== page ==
Patient demographics and characteristics
In this study, we included 109 patients diagnosed with COVID-19 from February 13, 2020, to February 29, 2020, at Wuhan Union Hospital. The demographics and characteristics of these patients are summarized in Supplementary Table 1. The median age of all patients was 63 (range, 29-97), and 72 (66.1%) patients were aged over 60. There were 51 (46.8%) female patients and 58 (53.2%) male patients. Fourth-seven (43.1%) patients had chronic diseases. Among all patients, 100 (91.7%) required oxygen therapy, after which percutaneous oxygen saturation (SpO2) values returned to physiological levels (SpO2 ≥ 94%).
The clinical features of COVID-19 patients are summarized in Supplementary Table 2. Common symptoms included increased heart rate (n = 57; 52.3%), cough (n = 56; 51.4%), mild fever (37.3°C-38°C), and chest tightness (n = 36; 33.0%); high fever (39°C-40°C) was observed in three patients (2.8%). Only 50 (45.9%) patients presented with fever, while the remaining 59 (54.1%) patients did not develop fever throughout the disease course. Among the patients who developed fever, the median body temperature was 37.8°C (ranges, 37.3°C -40°C), and the median fever duration was 2.5 days (ranges, 1-8 days). 95 (87.1%) patients presented with respiratory symptoms at the time of diagnosis, and in 31 (28.5%) patients, respiratory symptoms continued even after O2 supplement. Of the 47 (43.1%) patients who had chronic diseases, 41 (87.2%) had respiratory symptoms at the time of diagnosis, and 13 (31.7%) had respiratory symptoms after oxygen therapy. A total of 31 (28.4%) patients were diagnosed with abnormal SpO2; in these patients, SpO2 values returned to physiological levels after O2 supplement.
Among all patients with underlying diseases, 17 (36.2%) were O2 unsaturated on admission. The median age of patients with respiratory symptoms after oxygen therapy was 65.5 (ranges, 29-97), whereas the median age of patients without respiratory symptoms after O2 supplement was 62 (range, 29-91). The median age of patients with respiratory symptoms requiring oxygen therapy was 73 (range, 60-83), whereas that of patients not requiring oxygen therapy was 65 (range, 58-65) (Supplementary Table 1).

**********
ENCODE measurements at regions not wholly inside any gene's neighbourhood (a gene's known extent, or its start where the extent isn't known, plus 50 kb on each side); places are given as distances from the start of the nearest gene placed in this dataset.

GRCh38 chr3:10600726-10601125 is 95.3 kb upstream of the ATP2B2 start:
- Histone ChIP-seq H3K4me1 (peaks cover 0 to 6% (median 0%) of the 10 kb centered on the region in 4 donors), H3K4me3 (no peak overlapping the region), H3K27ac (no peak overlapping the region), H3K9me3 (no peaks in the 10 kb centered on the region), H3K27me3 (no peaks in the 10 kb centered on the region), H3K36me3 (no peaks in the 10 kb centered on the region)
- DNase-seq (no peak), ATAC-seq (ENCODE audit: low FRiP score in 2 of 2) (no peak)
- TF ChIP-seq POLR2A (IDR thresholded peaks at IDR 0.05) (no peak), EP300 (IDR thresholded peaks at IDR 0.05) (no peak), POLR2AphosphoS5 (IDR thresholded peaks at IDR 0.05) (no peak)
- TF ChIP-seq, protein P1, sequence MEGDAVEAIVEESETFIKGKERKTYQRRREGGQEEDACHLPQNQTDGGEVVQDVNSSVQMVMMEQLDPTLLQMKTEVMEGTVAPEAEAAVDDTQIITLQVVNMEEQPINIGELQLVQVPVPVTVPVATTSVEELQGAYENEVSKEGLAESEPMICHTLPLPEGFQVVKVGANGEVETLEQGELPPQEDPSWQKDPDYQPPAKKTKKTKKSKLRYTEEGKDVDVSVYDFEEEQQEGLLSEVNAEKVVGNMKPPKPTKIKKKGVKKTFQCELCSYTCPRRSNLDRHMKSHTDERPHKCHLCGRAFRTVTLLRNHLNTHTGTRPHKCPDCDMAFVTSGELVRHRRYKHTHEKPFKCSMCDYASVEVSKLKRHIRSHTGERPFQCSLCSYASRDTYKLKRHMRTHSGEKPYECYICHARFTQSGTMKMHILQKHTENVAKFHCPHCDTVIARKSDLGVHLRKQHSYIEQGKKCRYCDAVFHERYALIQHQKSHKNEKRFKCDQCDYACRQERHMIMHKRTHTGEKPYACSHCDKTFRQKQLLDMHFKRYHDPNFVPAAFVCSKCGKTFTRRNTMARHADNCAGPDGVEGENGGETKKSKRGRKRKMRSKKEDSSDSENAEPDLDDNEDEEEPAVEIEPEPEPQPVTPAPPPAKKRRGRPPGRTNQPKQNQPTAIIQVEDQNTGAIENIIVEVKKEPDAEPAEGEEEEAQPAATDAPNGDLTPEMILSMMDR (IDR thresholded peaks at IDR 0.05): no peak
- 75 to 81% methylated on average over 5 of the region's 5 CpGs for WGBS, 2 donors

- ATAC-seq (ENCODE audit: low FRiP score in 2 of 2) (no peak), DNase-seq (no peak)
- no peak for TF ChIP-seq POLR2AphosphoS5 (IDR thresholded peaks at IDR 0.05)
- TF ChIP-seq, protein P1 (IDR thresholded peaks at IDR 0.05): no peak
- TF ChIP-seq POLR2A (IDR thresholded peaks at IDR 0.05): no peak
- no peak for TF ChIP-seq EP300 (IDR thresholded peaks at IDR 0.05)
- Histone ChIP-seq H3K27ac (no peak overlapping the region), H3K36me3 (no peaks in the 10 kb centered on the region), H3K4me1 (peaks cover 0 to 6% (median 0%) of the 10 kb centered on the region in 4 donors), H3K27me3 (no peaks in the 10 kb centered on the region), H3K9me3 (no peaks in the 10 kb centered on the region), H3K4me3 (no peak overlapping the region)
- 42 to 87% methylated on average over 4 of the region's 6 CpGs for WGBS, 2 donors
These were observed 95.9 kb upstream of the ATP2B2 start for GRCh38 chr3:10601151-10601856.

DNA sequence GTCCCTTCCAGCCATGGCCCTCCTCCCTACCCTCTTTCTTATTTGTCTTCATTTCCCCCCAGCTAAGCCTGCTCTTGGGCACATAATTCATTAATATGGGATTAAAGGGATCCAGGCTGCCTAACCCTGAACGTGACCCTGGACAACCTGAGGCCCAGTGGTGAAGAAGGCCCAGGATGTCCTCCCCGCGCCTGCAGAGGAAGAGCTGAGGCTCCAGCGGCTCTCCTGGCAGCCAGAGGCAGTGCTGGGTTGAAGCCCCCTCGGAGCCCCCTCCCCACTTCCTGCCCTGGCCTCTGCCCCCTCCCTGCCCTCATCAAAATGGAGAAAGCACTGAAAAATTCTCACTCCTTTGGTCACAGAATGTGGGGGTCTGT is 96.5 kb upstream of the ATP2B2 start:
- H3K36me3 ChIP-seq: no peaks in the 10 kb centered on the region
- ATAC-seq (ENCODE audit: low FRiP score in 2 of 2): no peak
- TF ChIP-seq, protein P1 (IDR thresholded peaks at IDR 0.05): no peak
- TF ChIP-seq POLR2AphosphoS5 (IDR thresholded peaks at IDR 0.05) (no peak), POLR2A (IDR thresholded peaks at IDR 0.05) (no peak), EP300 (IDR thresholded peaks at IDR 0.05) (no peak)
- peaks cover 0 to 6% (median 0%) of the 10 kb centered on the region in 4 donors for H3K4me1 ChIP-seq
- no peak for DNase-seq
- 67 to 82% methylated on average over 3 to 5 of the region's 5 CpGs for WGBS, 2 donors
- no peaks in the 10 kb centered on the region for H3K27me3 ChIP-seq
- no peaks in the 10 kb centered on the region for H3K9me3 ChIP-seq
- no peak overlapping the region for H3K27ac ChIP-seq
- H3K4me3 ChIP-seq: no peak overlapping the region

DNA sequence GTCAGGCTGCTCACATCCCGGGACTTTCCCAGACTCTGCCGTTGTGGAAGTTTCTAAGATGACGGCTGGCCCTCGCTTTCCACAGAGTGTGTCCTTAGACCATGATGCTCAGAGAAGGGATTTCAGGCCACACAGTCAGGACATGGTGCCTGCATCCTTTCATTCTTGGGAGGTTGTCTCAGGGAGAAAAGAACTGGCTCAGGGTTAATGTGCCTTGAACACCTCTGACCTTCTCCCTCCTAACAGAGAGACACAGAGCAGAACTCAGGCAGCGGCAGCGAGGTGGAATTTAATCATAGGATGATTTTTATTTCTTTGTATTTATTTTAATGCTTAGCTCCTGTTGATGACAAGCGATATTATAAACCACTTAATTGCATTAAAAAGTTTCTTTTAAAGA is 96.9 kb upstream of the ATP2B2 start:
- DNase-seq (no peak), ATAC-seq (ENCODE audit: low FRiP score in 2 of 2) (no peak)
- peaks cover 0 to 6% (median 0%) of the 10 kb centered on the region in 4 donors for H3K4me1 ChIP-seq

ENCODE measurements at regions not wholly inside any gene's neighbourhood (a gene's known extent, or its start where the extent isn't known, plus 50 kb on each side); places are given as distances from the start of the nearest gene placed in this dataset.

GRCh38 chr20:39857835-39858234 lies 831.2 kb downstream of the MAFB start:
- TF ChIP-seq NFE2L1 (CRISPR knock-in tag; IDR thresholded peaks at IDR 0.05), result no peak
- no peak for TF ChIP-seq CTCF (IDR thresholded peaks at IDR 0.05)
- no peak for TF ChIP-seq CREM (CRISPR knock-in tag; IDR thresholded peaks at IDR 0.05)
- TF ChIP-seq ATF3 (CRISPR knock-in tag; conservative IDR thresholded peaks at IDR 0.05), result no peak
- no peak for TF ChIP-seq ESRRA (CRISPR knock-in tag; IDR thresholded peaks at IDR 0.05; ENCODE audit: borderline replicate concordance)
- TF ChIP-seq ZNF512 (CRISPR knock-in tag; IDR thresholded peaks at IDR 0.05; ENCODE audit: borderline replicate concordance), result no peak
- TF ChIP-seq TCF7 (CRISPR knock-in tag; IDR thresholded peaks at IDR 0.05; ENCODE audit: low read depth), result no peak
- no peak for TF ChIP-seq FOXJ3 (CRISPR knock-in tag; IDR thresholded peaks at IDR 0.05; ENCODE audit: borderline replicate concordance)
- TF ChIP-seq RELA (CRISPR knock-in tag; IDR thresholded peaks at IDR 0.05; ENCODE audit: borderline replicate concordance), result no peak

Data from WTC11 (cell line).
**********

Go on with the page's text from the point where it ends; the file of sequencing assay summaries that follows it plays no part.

In this study, we also compared the demographics and clinical characteristics of patients with and without chronic diseases (Table 1). While the median age of patients with chronic diseases was 69 (range, 38-97), that of patients without underlying conditions was 60 (range, 29-91) (Table 1); this difference was statistically significant. Compared with patients with chronic diseases, respiratory symptoms were less frequent, and heart rates were lower in patients without underlying conditions (P<0.0284 and P<0.0001, respectively; Table 1). No significant differences in gender or other clinical characteristics were observed between patients with chronic diseases and those without chronic conditions (Table 1). Significant factors identified by univariate analyses (age, respiratory symptoms, and heart rate) were included in multivariate analyses; age and heart rate were identified as significant risk factors of chronic diseases (Table 1).
Table 1. Unvariate and multivariate analysis of patients with or without chronic diseases.
|All patients||Chronic diseases||Non-chronic diseases||Univariate P value||Multivariate P value|
|Initial respiratory symptomsa|
|Respiratory symptoms after O2 supplement|
|Median temperature, °C||37.2(36.6-40)||37.2(36.6-39.8)||37.2(36.8-40)||0.6853|
|Initialmedian SpO2 value (%)||95(64-98)||95(91-97)||102(86-135)||0.4961|